It should be emphasised that unlike Adolf Eichman, Charles Taylor, Slobodan Milosevic, Mullah Omar or Saddam Hussein, or any other war criminal, bin Laden and his followers are members of an international criminal organisation rather than leaders of a sovereign nation-state. A like-for-like comparison between bin Laden and Karadzic achieves little and underestimates the terror Karadzic brought upon the Bosnian people. Throughout his brutal role in the Balkan wars of the early 1990s Karadzic achieved more horror and suffering then bin Laden and his cohorts could ever aspire to. However, there is one potential connection, which if realised could open the door for a new and progressive era for the ongoing 'war on terror'.
In a interview with the BBC, Richard Holbrooke, the senior US diplomat who took part in negotiating the Dayton peace agreements in Bosnia in 1995, stated that 'it is significant that NATO continued to fail and the Serbs captured him ... a major thug has been removed from the public scene'. Indeed it is a fact that thirteen years after the toppling of Karadzic's government there was still no military solution to capturing the world's most wanted fugitive. Instead, old-fashioned police work, coupled with new and developing levels of international police co-operation, brought Karadzic to justice. This is an important lesson for NATO, as well as British and US troops who continue to scourge the mountain passes of the Hindu Kush for bin Laden.
It is an interesting coincidence that the capture of Karadzic coincided with a European and Middle Eastern tour by Barack Obama. If he succeeds in his ambition of reaching the Oval Office and he abides by his rhetoric, Obama will set in train plans for a new vision for US foreign policy, including a concrete, timetabled withdrawal of US forces from Iraq and a re-evaluation of the strategy in Afghanistan. A key part of Obama's tour aimed to reach out to European governments in a bid to bolster support for the ongoing occupation of Afghanistan, thus giving US forces room for withdrawal from Iraq.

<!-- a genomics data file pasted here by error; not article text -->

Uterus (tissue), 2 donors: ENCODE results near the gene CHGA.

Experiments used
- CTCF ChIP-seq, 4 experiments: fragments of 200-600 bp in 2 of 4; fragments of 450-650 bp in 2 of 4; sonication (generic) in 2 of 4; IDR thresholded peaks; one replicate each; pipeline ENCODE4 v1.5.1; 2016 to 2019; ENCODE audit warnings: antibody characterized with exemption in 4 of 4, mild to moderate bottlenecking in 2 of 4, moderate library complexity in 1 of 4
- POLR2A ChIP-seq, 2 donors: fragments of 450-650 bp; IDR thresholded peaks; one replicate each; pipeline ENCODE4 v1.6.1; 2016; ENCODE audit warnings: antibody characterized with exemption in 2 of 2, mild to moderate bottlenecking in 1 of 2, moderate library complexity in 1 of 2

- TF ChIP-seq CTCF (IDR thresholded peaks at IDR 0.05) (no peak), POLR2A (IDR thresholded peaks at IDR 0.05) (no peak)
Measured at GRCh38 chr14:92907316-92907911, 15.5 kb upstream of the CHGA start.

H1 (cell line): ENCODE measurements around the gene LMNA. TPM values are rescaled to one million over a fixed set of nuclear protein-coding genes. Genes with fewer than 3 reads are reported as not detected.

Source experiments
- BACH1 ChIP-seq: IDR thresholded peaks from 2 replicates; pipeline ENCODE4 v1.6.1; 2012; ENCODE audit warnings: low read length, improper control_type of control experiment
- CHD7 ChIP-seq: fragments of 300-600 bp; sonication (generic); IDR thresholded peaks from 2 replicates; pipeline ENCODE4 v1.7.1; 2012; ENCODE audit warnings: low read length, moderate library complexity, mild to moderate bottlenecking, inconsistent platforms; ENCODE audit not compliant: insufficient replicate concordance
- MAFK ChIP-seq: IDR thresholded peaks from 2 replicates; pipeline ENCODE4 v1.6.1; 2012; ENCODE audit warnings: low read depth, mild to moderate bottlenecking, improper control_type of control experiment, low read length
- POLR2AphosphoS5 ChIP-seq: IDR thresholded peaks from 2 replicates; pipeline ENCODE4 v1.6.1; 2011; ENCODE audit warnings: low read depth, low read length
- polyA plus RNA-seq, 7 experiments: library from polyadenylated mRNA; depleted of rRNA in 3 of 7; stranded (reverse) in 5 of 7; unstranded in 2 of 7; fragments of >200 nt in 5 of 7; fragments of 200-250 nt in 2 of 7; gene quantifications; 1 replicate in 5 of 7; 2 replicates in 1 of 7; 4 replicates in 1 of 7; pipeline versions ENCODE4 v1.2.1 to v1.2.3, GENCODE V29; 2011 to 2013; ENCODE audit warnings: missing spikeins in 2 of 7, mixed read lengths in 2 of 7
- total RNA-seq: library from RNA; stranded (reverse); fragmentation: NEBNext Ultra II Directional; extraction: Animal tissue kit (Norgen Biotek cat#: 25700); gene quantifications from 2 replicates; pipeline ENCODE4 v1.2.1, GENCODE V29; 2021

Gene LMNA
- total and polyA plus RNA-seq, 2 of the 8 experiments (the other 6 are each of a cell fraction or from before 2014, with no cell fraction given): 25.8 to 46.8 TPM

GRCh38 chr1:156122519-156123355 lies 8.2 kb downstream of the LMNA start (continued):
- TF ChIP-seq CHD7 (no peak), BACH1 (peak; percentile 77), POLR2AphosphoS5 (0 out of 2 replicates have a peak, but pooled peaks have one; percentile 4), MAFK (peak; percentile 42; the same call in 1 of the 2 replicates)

The more progressive elements of the Democratic Party have long advocated treating al Qaeda and the issue of terrorism as a criminal, rather than a military issue, relying on international police co-operation rather than the invasion and bloody occupation of other nations. Over the past seven years we have witnessed the continued failure of the latter strategy, a strategy that has resulted in the death of millions, the displacement of hundreds of thousands and the occupation of two nation-states, whilst all the while the men whom these wars were launched to capture continue to evade justice. The success of capturing war criminals and terrorists through international police work has been clearly demonstrated and perhaps, if the democrats win power in November, this could be a way to end the war on terror and the start of renewed international cooperation. So the capture of the world's most wanted man should not be celebrated in the Balkans alone. We should all toast his imprisonment, and the opportunity for change that it presents to us all.
Ben Norman is a British historian and freelance journalist.